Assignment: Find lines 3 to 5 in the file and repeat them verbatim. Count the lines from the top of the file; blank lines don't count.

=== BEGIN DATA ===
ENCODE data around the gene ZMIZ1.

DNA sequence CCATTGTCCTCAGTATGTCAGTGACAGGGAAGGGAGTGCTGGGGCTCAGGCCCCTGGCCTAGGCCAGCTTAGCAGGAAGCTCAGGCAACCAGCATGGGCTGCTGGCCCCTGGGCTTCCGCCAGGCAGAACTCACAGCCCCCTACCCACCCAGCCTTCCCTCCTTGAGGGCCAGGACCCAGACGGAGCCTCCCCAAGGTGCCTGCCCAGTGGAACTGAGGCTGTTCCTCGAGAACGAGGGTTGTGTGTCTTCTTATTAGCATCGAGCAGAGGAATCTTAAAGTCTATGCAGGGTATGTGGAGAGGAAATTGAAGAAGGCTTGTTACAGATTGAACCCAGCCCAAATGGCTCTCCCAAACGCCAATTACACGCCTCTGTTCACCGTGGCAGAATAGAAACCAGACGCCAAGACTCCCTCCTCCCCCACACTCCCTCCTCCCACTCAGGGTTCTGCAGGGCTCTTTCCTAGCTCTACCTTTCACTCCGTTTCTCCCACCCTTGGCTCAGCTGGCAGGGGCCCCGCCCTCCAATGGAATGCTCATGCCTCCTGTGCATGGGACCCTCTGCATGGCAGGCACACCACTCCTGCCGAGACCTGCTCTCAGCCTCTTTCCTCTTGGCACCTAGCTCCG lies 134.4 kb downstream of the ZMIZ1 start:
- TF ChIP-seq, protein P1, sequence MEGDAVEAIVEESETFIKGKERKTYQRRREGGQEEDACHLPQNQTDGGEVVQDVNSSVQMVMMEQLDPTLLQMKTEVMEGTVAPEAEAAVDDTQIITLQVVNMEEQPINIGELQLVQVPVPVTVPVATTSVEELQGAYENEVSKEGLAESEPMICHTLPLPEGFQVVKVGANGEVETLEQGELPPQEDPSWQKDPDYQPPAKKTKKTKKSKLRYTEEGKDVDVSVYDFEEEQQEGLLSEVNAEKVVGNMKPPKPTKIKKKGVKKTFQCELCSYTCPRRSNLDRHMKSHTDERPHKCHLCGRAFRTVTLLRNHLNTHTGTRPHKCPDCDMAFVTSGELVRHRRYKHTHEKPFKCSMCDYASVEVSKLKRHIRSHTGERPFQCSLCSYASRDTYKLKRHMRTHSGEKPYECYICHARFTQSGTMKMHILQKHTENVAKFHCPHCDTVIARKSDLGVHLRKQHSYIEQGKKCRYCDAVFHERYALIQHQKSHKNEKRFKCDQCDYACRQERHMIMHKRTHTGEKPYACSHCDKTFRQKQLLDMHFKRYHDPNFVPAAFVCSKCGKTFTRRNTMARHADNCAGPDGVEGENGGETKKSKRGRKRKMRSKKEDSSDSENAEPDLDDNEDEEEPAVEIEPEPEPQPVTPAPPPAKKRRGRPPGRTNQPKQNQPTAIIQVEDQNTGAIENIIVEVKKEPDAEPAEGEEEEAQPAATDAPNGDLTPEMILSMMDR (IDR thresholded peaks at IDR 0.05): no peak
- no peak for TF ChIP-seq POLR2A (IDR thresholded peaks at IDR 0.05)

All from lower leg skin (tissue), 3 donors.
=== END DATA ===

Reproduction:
- TF ChIP-seq, protein P1, sequence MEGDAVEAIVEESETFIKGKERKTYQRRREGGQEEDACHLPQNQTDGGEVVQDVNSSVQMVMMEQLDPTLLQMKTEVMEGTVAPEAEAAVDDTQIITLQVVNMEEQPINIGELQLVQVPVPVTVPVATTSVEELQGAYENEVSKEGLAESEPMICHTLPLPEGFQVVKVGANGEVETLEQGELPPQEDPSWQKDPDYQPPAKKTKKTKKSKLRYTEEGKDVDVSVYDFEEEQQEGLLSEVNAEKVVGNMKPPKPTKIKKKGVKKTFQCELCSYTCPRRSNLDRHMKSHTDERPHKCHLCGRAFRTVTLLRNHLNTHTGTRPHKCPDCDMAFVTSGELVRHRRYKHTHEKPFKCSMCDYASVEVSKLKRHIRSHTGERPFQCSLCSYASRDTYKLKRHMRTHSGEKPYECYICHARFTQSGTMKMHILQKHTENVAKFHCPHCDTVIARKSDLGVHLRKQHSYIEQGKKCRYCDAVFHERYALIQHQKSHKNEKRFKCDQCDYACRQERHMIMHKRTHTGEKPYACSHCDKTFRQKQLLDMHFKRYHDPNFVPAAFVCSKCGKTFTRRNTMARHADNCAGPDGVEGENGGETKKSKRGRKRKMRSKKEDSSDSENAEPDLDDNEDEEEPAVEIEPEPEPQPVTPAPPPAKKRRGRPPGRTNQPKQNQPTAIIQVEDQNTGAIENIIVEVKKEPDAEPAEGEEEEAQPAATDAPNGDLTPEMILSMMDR (IDR thresholded peaks at IDR 0.05): no peak
- no peak for TF ChIP-seq POLR2A (IDR thresholded peaks at IDR 0.05)

All from lower leg skin (tissue), 3 donors.